Progressive Corporation Investor Relations Call Transcript

Feb.29.08 | About: Progressive Corporation (PGR)

Progressive Corporation (NYSE:PGR)

Investor Relations Conference Call

February 29, 2008 9:30 am ET

Executives

Patrick Brennan - IR

Glenn Renwick - CEO, President

Brian C. Domeck - CFO

Al Neis - Corporate Actuary

Analysts

Meyer Shields - Stifel Nicolaus

Brian Meredith - UBS

David Small - Bear Stearns

David Hill - Bank of America

William Wilt - Morgan Stanley

Matt Heimermann - J.P. Morgan

Tom Hazlehurst - FPR

Beth Malone - Keybanc Capital Markets

Operator

Welcome to the Progressive Corporation's Investor Relations conference call. This conference call is also available via an audio webcast. Webcast participants will be able to listen only throughout the duration of the call. In addition, this conference is being recorded at the request of Progressive. If you have any objections, you may disconnect at this time.

The company will not make detailed comments in addition to those provided in its annual report on Form 10K, shareholders report or letter to shareholders, which have been posted to the company's web site, and will use this conference call to respond to questions.

Acting as moderator for the call will be Patrick Brennan. At this time, I will turn the call over to Mr. Brennan.

Patrick Brennan - IR

Thank you. Good morning, everyone. Welcome to Progressive's conference call.

Today participating on today's call are Glenn Renwick, our CEO, and Brian Domeck, our CFO. The call will last about an hour.

Statements in this conference call that are not historical fact are forward-looking statements that are subject to certain risks and uncertainties that could cause actual events and results to differ materially from those discussed herein. These risks and uncertainties include, without limitation, uncertainties related to estimates, assumptions and projections generally, inflation and changes in interest rates and securities prices, the accuracy and adequacy of our pricing and loss reserving methodologies, the competitiveness of our pricing and the effectiveness of our initiatives to retain more customers, initiatives by competitors and the effectiveness of our response, our ability to obtain regulatory approval for requested rate changes, the effectiveness of our brand strategy and advertising campaigns relative to those of our competitors, legislative and regulatory developments, disputes related to intellectual property rights, the outcome of litigation pending or that may be filed against us, weather conditions, changes in driving patterns and loss trends, acts of war and terrorist activities, our ability to maintain the uninterrupted operation of our facilities, systems and business functions, court decisions and trends and litigation in healthcare, and auto repair costs and other matters described from time to time by us in other releases and publications.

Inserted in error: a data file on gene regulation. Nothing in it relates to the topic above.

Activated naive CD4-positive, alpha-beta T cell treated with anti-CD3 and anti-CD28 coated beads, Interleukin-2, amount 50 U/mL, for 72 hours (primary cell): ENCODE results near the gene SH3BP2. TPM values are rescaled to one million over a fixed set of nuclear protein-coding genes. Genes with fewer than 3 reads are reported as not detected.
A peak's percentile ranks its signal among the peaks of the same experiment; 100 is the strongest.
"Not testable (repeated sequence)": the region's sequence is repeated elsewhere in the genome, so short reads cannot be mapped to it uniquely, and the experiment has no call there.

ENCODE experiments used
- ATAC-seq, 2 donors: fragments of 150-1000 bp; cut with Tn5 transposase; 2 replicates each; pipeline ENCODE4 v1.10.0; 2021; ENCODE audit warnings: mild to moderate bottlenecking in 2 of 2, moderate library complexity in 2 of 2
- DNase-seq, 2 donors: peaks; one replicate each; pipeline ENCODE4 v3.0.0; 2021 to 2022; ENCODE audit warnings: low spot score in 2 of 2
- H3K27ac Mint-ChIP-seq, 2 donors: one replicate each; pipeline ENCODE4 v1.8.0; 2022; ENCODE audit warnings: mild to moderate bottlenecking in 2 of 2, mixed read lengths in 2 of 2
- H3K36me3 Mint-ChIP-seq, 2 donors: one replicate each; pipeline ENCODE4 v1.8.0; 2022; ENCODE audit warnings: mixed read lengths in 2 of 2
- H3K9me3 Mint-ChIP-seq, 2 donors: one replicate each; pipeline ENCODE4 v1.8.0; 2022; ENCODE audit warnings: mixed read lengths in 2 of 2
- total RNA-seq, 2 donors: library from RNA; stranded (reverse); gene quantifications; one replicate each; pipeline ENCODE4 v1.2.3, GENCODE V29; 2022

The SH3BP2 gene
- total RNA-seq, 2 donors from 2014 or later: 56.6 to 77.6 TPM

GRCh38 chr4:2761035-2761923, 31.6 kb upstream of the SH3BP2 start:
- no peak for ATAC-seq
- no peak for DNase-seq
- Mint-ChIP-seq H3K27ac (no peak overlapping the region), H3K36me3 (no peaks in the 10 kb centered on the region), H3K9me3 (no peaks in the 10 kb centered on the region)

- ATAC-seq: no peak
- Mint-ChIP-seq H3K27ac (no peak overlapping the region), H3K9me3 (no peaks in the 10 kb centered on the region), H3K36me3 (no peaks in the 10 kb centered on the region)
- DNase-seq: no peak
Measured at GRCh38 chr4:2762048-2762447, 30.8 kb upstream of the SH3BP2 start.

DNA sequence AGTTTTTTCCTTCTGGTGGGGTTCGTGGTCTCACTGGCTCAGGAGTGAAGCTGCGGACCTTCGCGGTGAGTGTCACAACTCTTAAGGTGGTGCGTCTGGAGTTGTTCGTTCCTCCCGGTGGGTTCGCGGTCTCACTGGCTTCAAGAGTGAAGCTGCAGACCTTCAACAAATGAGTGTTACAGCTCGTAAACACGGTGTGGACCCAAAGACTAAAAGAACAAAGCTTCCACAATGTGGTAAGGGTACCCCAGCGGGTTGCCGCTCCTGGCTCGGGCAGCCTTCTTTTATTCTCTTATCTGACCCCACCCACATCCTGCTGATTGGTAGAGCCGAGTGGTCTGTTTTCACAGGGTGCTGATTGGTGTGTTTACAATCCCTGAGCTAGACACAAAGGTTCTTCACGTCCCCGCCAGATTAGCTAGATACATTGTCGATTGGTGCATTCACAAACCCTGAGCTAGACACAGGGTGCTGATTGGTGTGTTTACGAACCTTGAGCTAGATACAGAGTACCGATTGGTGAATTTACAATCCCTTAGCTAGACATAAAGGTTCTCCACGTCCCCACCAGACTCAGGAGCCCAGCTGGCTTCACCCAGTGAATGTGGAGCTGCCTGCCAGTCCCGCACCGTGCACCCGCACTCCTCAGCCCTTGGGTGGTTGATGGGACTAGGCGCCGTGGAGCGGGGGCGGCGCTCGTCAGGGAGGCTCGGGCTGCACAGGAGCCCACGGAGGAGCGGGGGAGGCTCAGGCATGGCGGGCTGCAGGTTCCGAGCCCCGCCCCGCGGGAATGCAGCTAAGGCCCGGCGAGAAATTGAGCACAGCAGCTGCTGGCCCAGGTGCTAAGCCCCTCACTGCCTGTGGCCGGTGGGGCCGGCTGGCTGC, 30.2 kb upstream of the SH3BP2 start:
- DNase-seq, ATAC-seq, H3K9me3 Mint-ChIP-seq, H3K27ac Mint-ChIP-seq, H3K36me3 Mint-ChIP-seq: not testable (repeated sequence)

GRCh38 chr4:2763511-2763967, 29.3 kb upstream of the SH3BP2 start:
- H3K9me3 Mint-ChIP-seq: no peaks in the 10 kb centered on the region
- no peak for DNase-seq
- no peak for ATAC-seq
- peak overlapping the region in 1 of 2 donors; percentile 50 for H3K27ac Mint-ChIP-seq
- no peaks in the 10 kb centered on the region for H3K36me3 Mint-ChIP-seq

In addition, investors should be aware that generally accepted accounting principals prescribe when a company may reserve for a particular risk, including litigation exposure. Accordingly, results for a given reporting period could be significantly affected if and when a reserve is established for one or more contingencies. Reported results, therefore, may appear to be volatile in certain accounting periods.

And with that, we are ready for our first question.

Question-and-Answer Session

Operator

(Operator Instructions) Our first question is from Meyer Shields.

Meyer Shields - Stifel Nicolaus

Thanks. Good morning. When we talk to agents, I guess, it's not uncommon for them to say that they look at Progressive primarily for non-standard auto placements. I was hoping you could tell us how representative that is.

Glenn Renwick - CEO, President

I accept the statement. I think that, for a lot of agents, we have traditionally been that accommodation market. Certainly that was our history with them.

I would like to suggest that it's not a generalization you can use across the board. There are a lot of agents that are seeing us very differently in the last 10 years, even more so in the last four or five, and many use us for a good cross section of all of their risks.